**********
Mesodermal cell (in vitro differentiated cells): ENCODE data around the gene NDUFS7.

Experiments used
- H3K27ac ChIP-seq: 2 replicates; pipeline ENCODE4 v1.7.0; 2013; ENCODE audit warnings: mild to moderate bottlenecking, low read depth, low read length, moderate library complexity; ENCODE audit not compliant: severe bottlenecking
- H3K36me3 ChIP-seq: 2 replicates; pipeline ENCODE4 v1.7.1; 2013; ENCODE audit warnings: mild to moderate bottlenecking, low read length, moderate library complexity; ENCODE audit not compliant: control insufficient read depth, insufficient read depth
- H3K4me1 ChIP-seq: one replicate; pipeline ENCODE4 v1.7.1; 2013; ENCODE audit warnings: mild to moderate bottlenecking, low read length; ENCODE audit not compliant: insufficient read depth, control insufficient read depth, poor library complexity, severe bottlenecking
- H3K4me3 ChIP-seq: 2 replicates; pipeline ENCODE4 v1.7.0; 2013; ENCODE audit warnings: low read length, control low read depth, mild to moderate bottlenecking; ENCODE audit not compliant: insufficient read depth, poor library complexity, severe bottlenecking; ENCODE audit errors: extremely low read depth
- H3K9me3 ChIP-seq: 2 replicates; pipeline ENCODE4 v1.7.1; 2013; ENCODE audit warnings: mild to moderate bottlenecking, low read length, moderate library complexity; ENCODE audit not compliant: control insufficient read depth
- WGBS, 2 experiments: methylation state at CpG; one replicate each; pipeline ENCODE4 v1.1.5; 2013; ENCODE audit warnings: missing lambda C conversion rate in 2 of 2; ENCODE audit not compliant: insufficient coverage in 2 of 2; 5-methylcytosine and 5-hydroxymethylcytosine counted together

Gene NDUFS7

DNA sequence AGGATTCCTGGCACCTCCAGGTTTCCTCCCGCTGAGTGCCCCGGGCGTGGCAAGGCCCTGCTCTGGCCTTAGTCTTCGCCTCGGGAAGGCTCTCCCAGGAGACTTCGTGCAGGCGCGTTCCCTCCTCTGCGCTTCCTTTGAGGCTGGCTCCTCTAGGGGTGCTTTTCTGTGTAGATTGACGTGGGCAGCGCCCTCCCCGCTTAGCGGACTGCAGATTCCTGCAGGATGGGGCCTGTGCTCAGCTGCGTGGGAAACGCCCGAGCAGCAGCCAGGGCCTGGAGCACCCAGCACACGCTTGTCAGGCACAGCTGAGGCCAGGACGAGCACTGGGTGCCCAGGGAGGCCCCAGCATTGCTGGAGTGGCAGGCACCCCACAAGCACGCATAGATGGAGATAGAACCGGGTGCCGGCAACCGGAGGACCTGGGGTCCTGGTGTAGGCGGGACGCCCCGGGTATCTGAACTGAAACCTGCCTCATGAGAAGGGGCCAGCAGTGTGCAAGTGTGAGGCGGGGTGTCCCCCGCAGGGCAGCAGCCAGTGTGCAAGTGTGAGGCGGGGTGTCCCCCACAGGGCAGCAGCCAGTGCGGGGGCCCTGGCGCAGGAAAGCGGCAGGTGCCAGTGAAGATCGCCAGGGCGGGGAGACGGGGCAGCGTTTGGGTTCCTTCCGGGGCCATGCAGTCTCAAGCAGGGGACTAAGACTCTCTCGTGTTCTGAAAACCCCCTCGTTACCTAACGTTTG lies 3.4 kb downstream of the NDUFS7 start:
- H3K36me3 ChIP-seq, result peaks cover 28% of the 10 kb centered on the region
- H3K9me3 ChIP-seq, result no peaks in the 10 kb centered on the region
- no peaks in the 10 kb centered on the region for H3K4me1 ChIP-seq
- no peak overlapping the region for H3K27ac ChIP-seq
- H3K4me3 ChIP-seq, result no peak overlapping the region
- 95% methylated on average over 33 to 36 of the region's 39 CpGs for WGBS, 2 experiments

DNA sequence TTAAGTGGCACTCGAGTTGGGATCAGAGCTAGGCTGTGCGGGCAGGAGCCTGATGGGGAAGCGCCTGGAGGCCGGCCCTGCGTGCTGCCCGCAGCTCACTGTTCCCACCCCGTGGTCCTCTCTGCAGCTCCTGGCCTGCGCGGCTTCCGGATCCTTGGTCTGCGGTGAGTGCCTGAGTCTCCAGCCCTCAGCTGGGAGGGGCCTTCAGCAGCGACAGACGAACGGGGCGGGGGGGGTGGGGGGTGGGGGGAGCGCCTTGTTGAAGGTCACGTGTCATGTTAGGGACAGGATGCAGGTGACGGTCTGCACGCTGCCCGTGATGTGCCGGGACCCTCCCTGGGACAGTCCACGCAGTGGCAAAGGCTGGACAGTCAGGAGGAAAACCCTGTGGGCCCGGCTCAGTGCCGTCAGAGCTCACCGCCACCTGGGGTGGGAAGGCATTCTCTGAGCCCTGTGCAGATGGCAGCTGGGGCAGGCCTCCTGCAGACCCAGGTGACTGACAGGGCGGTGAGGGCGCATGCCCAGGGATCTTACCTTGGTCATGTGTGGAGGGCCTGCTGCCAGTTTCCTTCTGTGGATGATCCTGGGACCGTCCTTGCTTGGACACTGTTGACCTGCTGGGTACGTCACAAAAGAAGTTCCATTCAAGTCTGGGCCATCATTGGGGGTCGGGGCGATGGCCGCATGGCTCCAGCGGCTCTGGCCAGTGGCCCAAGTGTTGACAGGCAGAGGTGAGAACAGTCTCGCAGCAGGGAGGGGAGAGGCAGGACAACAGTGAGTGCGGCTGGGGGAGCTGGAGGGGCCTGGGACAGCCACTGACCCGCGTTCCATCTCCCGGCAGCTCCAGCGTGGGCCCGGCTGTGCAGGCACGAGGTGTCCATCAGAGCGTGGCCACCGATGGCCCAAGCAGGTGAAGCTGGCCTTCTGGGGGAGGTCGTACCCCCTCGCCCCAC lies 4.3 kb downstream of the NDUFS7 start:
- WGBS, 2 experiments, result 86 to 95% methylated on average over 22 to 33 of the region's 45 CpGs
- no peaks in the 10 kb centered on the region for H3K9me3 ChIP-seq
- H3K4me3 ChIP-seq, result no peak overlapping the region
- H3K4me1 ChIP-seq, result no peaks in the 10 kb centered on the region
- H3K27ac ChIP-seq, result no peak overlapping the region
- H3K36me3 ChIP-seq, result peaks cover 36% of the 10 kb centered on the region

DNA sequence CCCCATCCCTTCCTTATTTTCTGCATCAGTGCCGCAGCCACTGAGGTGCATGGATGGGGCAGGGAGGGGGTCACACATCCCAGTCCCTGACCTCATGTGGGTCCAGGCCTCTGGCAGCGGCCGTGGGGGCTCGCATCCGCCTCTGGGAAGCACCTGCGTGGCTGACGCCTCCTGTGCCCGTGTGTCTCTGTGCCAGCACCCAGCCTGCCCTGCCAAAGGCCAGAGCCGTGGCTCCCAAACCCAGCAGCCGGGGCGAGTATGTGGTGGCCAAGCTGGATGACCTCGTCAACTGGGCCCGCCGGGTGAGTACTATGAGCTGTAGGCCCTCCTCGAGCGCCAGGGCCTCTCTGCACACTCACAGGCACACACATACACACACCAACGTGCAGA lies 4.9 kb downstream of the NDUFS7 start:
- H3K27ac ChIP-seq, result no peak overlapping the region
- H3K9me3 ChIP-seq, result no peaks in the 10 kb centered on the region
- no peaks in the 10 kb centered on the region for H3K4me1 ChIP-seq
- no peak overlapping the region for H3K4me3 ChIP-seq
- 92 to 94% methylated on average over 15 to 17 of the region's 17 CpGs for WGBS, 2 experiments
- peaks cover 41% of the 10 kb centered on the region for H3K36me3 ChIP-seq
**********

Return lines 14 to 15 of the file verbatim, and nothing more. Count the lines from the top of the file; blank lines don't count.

- no peak overlapping the region for H3K27ac ChIP-seq
- H3K4me3 ChIP-seq, result no peak overlapping the region